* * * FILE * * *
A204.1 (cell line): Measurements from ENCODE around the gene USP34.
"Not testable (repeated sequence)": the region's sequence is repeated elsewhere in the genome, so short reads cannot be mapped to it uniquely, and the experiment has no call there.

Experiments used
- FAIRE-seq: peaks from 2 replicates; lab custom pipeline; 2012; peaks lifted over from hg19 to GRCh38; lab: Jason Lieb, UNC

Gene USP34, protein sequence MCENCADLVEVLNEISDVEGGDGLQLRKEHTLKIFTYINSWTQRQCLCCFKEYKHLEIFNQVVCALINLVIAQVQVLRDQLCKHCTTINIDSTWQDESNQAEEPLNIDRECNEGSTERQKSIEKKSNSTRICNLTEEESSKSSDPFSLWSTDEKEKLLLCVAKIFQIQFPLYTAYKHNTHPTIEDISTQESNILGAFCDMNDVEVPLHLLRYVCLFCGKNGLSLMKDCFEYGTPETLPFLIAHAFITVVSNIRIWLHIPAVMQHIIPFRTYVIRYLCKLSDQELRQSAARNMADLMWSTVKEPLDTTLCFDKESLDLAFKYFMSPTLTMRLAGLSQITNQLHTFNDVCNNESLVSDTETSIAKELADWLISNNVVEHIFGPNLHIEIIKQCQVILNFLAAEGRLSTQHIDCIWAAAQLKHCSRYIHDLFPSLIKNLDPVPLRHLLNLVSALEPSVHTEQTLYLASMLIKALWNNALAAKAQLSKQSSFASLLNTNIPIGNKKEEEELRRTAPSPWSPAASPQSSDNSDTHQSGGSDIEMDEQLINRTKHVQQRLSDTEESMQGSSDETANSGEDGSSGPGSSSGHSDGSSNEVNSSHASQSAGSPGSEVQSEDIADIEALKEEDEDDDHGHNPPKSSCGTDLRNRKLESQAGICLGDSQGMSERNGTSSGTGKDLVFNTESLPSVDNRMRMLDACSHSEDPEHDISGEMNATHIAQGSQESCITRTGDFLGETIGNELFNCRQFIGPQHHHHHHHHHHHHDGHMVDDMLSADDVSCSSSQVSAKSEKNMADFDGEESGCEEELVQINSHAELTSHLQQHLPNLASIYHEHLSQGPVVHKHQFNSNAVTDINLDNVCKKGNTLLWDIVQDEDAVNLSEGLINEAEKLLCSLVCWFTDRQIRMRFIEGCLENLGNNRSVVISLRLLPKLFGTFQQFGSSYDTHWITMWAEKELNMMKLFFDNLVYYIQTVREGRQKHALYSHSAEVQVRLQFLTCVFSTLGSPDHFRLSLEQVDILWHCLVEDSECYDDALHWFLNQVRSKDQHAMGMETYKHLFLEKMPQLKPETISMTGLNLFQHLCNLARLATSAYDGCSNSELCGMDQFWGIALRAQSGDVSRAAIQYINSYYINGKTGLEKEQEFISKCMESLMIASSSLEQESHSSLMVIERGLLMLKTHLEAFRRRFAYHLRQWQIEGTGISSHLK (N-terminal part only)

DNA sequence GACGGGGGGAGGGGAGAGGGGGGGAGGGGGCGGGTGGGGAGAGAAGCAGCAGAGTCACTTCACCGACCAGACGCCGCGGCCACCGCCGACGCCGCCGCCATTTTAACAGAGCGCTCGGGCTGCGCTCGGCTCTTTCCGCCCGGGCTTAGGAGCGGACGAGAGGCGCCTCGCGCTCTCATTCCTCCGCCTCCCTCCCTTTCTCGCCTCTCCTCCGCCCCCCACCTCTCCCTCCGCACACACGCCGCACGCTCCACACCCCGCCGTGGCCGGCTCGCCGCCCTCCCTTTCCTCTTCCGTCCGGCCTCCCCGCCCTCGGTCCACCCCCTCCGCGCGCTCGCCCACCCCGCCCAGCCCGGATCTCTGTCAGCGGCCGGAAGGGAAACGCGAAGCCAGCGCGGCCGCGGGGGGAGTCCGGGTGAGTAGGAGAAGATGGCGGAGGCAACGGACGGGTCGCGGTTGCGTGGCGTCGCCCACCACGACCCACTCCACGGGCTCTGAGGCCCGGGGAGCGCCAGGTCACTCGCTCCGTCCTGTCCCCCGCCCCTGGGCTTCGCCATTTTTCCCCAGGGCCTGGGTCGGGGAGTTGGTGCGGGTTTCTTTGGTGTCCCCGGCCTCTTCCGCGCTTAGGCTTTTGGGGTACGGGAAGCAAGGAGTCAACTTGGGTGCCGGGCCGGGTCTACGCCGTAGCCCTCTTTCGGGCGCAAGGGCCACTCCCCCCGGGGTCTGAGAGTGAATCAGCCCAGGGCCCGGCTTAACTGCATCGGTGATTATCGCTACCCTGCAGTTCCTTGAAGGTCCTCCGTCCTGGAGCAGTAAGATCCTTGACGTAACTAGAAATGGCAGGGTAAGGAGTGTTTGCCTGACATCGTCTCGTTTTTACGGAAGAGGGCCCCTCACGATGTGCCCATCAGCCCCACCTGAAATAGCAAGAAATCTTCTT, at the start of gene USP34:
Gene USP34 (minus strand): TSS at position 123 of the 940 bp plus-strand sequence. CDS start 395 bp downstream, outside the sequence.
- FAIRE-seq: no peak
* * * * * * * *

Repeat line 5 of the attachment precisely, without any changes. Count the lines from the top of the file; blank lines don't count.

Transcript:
Gene USP34, protein sequence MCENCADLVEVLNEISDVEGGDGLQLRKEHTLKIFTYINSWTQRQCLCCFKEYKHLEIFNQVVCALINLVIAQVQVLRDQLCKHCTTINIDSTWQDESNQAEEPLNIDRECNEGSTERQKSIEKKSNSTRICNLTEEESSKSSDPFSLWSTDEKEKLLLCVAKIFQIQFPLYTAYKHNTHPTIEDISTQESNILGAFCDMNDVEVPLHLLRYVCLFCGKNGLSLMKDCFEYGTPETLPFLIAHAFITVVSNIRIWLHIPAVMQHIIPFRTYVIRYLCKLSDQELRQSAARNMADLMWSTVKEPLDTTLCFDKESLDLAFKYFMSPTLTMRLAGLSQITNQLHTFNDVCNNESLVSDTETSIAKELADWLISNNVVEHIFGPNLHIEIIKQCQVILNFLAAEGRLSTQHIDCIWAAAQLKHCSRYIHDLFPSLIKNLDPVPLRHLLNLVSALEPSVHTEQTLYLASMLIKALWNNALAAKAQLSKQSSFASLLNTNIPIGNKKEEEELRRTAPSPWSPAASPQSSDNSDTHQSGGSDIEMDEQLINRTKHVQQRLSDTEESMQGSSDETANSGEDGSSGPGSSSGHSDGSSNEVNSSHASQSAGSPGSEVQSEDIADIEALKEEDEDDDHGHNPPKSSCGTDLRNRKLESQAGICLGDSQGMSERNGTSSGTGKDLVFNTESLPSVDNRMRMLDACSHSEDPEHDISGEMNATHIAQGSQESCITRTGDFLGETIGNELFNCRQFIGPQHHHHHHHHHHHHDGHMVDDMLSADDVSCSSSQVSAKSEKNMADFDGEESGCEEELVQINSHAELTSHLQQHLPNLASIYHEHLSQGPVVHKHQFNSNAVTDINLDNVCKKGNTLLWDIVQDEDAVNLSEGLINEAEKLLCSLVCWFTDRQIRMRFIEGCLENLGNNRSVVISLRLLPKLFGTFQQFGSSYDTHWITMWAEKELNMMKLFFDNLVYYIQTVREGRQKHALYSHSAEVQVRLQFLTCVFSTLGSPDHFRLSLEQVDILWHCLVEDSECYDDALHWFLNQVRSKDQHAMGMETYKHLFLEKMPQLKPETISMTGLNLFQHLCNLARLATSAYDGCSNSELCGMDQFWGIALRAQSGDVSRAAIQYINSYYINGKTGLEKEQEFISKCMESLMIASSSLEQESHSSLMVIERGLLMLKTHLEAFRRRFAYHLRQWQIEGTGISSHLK (N-terminal part only)